A South West London shooting club is fighting for survival over plans to build a nursery and tennis courts on its grounds.
The Wimbledon Park Rifle Club has called Putney home since 1904, sending members to the Olympics and British Championships.
But the famous club fears it may have to shut down forever after its lease expired.
More than 24,800 people have signed a petition to save the “private allotments” used by members on the site, calling them a “wonderful sanctuary”.
Putney MP Fleur Anderson has also thrown her support behind the historic club.
The club’s site on Granville Road was bought in the 1990s, and the club obtained a 20-year lease from landlord Brian Peck, from developer ISC Limited, which expired in September 2021.
The new plans would see the club’s buildings, open air shooting ranges and “private allotments” demolished to make way for a nursery and mini tennis courts for children.
The nursery would be big enough for 100 children with 20 to 25 staff.
A statement with the application says: “The applicant is confident that WPRC members can be accommodated at nearby clubs that have at least equivalent facilities.”
But the shooting club wants to preserve its unique history. Members say it’s the only shooting club in London to offer floodlit ranges along with space and equipment to train people in the sport.
The site is listed as an asset of community value by Wandsworth Council.
Jon Leech, president of WPRC, and a member since 1974, said: “We’ve been on our land since 1904.
“The whole of Southfields has been built around us and we are completely safe.
“We’ve never had an incident and we do not get complaints about noise or anything else.”
He added: “It’s a lovely tranquil spot – the neighbors all love it.”
Members of the club regularly compete nationally and internationally – including at the British Championships every year.
Eight members of the team competed in the 1908 Olympics in London, according to Mr Leech, who said the club was “the most famous in the world” at the time.
He continued: “It’s not paintballing. It’s not running around with guns. It’s a very peaceful, careful sport. ”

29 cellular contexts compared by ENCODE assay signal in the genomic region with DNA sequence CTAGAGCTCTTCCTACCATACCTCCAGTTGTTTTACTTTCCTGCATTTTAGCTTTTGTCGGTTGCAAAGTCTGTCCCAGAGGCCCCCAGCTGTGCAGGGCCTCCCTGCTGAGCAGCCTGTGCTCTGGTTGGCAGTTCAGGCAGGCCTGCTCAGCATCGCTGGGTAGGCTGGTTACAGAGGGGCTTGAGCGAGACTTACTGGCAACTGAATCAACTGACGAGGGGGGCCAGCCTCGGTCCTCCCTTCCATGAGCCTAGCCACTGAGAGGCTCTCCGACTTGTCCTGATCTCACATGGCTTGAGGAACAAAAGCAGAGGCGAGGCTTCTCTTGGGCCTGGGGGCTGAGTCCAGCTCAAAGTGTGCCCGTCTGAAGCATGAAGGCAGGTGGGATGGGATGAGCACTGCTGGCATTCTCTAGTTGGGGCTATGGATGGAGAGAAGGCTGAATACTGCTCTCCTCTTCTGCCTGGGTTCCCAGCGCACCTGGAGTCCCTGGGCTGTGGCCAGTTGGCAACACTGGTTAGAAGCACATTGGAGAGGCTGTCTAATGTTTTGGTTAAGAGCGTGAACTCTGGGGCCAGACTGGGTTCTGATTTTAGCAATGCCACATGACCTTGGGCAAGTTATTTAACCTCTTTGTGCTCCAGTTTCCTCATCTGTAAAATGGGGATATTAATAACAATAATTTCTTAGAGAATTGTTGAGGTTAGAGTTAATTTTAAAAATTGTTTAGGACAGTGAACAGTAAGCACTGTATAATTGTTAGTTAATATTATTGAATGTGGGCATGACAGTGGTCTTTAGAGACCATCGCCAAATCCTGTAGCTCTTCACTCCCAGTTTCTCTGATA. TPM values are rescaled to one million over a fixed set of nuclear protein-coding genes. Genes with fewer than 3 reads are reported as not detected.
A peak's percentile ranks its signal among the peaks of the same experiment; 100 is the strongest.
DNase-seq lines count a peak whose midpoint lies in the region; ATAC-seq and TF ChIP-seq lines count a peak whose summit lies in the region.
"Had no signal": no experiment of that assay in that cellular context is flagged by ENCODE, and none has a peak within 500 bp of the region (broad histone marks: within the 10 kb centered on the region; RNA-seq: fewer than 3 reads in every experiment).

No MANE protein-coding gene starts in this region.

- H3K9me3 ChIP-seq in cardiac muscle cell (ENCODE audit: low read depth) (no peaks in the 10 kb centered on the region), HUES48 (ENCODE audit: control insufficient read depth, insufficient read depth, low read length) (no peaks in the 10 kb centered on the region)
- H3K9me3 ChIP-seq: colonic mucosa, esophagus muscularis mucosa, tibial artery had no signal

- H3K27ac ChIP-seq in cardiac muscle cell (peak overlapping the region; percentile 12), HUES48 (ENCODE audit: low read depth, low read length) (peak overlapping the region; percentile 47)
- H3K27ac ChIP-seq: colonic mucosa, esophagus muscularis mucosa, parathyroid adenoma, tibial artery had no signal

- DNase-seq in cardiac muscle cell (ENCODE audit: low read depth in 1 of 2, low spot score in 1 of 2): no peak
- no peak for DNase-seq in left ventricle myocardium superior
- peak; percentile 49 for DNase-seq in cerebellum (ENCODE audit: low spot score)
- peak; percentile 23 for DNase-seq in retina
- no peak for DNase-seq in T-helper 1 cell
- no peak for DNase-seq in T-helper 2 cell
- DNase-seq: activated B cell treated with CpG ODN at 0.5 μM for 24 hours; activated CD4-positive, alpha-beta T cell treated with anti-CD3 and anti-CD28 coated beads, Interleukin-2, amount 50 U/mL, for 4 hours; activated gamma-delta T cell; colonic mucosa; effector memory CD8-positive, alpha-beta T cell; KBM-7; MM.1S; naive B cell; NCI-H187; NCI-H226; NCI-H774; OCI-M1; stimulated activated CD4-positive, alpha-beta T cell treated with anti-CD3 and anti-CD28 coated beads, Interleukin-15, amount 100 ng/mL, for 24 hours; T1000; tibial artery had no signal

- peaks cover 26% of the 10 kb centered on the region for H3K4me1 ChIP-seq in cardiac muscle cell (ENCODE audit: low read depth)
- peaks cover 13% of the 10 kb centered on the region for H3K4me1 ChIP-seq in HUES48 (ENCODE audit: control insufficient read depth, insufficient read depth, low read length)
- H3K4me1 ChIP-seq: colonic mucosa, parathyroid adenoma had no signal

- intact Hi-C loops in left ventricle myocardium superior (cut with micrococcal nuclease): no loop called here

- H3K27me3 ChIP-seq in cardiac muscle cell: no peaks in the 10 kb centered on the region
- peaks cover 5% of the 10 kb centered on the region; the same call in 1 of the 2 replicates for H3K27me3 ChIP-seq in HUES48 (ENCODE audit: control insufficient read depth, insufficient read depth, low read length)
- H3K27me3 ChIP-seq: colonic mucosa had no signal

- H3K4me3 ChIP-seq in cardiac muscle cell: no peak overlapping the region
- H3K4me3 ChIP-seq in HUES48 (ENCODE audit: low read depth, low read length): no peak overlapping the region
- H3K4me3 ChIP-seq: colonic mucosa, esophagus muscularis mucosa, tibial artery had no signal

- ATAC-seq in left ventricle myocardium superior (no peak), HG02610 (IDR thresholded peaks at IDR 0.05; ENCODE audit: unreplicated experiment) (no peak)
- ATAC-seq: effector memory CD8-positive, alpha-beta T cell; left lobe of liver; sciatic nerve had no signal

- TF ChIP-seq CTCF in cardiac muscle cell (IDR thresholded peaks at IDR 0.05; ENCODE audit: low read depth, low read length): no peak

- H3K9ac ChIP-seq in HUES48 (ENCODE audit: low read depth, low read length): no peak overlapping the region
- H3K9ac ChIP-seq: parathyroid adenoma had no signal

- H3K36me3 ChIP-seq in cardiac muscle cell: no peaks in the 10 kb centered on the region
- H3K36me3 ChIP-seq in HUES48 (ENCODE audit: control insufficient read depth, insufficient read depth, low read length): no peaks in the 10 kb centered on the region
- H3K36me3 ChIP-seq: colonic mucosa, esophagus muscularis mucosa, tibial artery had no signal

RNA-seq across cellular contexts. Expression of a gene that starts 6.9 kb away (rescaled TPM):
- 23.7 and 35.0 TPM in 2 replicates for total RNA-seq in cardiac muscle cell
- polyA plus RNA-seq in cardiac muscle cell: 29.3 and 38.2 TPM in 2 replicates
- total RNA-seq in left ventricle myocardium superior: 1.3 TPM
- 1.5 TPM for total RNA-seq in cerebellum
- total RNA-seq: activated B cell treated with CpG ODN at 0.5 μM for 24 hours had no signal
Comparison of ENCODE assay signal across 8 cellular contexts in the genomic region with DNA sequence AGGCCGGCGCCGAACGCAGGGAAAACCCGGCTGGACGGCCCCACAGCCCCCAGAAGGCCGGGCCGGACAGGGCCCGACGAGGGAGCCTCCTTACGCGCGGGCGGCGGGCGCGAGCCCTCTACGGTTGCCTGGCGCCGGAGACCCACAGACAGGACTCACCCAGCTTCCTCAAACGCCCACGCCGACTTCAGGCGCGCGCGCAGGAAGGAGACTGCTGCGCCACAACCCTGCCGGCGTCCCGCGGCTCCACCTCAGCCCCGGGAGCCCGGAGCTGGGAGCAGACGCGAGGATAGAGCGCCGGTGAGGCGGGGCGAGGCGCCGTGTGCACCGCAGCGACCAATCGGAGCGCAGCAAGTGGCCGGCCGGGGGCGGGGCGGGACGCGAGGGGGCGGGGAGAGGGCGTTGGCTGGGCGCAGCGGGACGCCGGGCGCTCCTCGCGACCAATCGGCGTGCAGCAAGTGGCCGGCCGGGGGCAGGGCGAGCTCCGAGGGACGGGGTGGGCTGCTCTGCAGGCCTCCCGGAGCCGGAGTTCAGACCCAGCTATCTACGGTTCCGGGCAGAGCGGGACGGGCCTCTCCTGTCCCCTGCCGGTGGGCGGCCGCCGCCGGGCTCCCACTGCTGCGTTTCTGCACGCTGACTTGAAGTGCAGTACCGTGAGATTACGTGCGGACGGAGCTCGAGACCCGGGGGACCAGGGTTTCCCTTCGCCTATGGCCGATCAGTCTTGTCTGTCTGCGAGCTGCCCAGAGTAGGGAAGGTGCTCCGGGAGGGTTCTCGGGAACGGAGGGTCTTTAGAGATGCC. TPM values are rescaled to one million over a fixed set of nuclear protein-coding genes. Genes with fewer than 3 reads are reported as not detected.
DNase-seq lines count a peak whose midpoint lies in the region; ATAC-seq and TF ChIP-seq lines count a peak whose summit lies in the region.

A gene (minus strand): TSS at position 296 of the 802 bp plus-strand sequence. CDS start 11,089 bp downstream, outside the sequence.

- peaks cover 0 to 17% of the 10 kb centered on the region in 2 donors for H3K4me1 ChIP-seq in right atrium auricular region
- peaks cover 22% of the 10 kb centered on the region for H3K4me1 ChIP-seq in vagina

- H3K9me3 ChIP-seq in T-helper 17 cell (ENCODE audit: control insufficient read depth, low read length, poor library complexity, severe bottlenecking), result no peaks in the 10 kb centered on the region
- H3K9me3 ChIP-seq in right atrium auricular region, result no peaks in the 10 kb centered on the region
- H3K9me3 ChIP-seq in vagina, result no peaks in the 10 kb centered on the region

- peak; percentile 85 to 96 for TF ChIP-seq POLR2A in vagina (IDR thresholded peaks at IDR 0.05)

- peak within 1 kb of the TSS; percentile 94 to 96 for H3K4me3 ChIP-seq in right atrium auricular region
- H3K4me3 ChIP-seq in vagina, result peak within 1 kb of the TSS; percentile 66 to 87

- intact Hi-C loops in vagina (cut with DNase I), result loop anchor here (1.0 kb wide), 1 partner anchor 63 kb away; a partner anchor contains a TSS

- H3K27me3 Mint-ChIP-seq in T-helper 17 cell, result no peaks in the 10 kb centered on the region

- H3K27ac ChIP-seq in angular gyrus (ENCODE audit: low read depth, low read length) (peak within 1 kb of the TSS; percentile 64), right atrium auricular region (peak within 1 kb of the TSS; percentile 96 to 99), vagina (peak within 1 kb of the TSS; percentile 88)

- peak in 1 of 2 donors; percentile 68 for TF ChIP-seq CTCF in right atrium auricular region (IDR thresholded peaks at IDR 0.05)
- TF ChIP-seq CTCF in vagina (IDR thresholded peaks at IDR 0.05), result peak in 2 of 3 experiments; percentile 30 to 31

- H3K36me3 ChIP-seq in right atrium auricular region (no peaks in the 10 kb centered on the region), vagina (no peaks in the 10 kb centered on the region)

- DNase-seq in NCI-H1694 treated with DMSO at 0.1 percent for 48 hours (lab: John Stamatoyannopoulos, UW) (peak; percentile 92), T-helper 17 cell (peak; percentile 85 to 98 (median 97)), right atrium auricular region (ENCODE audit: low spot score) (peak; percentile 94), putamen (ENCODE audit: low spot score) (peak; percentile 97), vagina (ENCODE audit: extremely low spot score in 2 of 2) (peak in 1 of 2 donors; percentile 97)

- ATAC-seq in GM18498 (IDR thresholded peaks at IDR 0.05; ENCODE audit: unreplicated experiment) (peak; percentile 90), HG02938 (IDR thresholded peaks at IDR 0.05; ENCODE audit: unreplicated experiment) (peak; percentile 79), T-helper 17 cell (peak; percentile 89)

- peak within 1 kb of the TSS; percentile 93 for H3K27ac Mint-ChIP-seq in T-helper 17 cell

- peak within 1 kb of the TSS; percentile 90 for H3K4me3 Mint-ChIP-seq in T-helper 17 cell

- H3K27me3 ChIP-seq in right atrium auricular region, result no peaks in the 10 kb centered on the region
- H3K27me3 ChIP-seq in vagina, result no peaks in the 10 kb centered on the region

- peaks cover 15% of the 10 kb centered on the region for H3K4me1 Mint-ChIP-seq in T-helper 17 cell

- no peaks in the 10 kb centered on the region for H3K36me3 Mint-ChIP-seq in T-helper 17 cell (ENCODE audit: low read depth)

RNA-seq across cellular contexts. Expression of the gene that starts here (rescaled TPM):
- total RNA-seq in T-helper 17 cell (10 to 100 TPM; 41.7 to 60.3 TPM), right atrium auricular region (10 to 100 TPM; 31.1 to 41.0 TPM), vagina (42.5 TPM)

Putney MP Fleur Anderson attended an open day in support of the club on May 8, along with around 50 locals.
Calling for the plans to be rejected, she said there is “no shortage” of nursery school places but a “waiting list of nearly 10 years for an allotment in Wandsworth”.
Mr Peck said: “We are deeply committed to the idea of providing a use at site which is inclusive, and benefits the entire community.
“In our view, the development of three mini tennis courts for children’s coaching sessions will open up the site to a wider age range of children, learning a sport which we view as more appropriate than learning how to shoot guns.
“The development of a new day nursery at Granville Road will also be of significant benefit to the community in the surrounding area as there is a shortage of professionally run nurseries which open from 7am – 7pm.
“This presents an issue for parents who wish to drop off and pick up their children at either end of the working day.
Given this high demand for full-day nursery space, we have already received expressions of interest from several companies who would be keen to open a nursery on the site – particularly given the proposed nursery will be A-rated for energy efficiency.
“We have furthermore worked closely with professional transport consultants throughout the planning process and have set clear targets for the development to increase walking and cycling to the site once the nursery is open.
“As part of the planning process we have also worked with ecologists to identify extensive biodiversity enhancement and management measures for the site.”
He added that ‘green areas’ tended by shooting club members were not official allotments.
The landlord continued: “We have consulted widely on these proposals, making clear the benefits that development will deliver – increasing the availability of inclusive, appropriate sporting facilities, addressing the demand for full-day nursery care, and enabling both biodiversity net gain and an increase of sustainable travel to the site. ”